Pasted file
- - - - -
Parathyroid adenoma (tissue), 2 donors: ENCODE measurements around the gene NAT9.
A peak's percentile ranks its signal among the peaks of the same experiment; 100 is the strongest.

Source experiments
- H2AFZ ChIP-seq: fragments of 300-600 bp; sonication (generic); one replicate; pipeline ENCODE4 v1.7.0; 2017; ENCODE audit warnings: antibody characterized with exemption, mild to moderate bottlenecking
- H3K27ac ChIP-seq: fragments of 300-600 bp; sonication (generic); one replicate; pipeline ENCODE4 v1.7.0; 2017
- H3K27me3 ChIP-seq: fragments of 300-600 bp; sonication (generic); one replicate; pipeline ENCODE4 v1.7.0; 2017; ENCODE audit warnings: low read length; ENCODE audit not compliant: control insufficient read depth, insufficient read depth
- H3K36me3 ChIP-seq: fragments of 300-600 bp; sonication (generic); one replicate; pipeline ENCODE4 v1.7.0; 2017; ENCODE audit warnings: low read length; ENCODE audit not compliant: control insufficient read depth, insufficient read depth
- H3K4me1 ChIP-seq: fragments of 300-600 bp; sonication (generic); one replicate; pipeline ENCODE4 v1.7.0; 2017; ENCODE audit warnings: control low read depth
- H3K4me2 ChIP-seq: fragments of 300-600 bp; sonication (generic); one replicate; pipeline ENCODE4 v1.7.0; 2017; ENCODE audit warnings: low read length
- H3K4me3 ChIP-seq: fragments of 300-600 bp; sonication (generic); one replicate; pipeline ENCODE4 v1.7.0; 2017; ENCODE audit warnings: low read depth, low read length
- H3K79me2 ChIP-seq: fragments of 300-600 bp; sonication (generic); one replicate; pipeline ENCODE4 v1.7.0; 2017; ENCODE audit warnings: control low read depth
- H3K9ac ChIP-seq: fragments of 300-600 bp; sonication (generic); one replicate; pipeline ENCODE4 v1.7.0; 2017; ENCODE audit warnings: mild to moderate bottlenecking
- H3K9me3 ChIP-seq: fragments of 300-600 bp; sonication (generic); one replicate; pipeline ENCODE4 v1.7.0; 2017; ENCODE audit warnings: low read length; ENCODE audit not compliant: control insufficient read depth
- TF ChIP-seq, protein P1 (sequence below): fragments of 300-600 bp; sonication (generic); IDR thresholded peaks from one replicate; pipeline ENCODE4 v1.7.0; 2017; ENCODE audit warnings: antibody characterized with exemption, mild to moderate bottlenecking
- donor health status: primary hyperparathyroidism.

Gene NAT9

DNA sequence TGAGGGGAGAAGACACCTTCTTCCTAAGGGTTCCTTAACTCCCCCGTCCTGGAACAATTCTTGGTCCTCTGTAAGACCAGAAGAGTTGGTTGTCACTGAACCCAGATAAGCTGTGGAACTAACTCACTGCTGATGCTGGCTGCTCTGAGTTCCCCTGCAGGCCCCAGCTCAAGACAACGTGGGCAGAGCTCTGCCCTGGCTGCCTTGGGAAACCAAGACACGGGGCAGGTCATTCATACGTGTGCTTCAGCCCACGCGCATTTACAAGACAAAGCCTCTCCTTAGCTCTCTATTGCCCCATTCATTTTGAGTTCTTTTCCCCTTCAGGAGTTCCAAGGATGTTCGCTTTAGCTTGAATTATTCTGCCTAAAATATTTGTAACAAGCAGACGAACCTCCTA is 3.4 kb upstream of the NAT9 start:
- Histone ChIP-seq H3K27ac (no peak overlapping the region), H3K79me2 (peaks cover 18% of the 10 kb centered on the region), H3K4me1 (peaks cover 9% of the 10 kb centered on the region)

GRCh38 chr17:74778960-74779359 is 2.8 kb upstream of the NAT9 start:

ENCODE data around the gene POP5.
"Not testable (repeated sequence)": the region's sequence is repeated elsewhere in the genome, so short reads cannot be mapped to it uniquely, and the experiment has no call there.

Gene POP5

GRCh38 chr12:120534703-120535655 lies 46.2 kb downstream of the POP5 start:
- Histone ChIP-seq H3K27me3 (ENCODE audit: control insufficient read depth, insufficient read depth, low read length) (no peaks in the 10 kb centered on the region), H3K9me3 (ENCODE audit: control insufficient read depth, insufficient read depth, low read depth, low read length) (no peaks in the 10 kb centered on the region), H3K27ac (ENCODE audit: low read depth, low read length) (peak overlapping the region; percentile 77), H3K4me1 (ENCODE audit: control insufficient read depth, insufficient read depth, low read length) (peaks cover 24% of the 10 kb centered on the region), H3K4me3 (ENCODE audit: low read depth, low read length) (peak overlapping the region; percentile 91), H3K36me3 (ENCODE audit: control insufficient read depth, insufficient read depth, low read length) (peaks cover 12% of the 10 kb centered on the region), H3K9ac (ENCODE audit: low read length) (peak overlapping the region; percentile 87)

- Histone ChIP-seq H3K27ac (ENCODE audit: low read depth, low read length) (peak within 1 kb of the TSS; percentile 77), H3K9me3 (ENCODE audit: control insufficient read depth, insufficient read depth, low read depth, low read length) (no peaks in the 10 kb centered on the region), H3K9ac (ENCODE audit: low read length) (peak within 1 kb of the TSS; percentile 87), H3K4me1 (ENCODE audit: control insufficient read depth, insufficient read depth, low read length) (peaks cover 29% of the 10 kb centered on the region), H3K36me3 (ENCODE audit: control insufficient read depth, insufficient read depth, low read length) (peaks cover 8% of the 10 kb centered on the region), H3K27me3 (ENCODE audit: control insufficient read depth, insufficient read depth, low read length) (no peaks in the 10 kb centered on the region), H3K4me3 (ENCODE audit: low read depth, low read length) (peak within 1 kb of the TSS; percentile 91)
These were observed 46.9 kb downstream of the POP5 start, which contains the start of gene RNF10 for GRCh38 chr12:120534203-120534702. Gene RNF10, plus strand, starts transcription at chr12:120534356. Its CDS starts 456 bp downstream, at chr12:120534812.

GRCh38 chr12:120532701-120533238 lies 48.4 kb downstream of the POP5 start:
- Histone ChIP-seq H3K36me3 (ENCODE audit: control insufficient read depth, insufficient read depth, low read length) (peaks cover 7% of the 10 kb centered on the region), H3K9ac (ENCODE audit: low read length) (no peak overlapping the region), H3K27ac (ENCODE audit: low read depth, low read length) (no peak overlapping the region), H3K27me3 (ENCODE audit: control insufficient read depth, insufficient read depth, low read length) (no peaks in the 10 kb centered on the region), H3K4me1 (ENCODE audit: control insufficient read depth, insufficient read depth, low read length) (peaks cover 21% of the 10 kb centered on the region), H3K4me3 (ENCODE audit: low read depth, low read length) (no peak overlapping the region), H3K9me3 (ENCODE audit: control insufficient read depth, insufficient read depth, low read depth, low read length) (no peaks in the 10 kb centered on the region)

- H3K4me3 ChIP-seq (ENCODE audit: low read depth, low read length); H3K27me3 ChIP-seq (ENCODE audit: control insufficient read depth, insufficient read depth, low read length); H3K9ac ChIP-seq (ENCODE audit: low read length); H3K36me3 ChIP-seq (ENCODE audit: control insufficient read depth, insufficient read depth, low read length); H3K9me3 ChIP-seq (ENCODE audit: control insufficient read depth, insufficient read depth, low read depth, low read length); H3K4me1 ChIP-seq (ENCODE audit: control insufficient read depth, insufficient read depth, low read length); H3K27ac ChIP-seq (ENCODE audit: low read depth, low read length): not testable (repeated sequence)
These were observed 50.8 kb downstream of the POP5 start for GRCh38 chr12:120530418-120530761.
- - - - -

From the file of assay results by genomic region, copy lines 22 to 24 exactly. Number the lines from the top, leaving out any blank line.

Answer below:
Gene POP5

GRCh38 chr12:120534703-120535655 lies 46.2 kb downstream of the POP5 start:
- Histone ChIP-seq H3K27me3 (ENCODE audit: control insufficient read depth, insufficient read depth, low read length) (no peaks in the 10 kb centered on the region), H3K9me3 (ENCODE audit: control insufficient read depth, insufficient read depth, low read depth, low read length) (no peaks in the 10 kb centered on the region), H3K27ac (ENCODE audit: low read depth, low read length) (peak overlapping the region; percentile 77), H3K4me1 (ENCODE audit: control insufficient read depth, insufficient read depth, low read length) (peaks cover 24% of the 10 kb centered on the region), H3K4me3 (ENCODE audit: low read depth, low read length) (peak overlapping the region; percentile 91), H3K36me3 (ENCODE audit: control insufficient read depth, insufficient read depth, low read length) (peaks cover 12% of the 10 kb centered on the region), H3K9ac (ENCODE audit: low read length) (peak overlapping the region; percentile 87)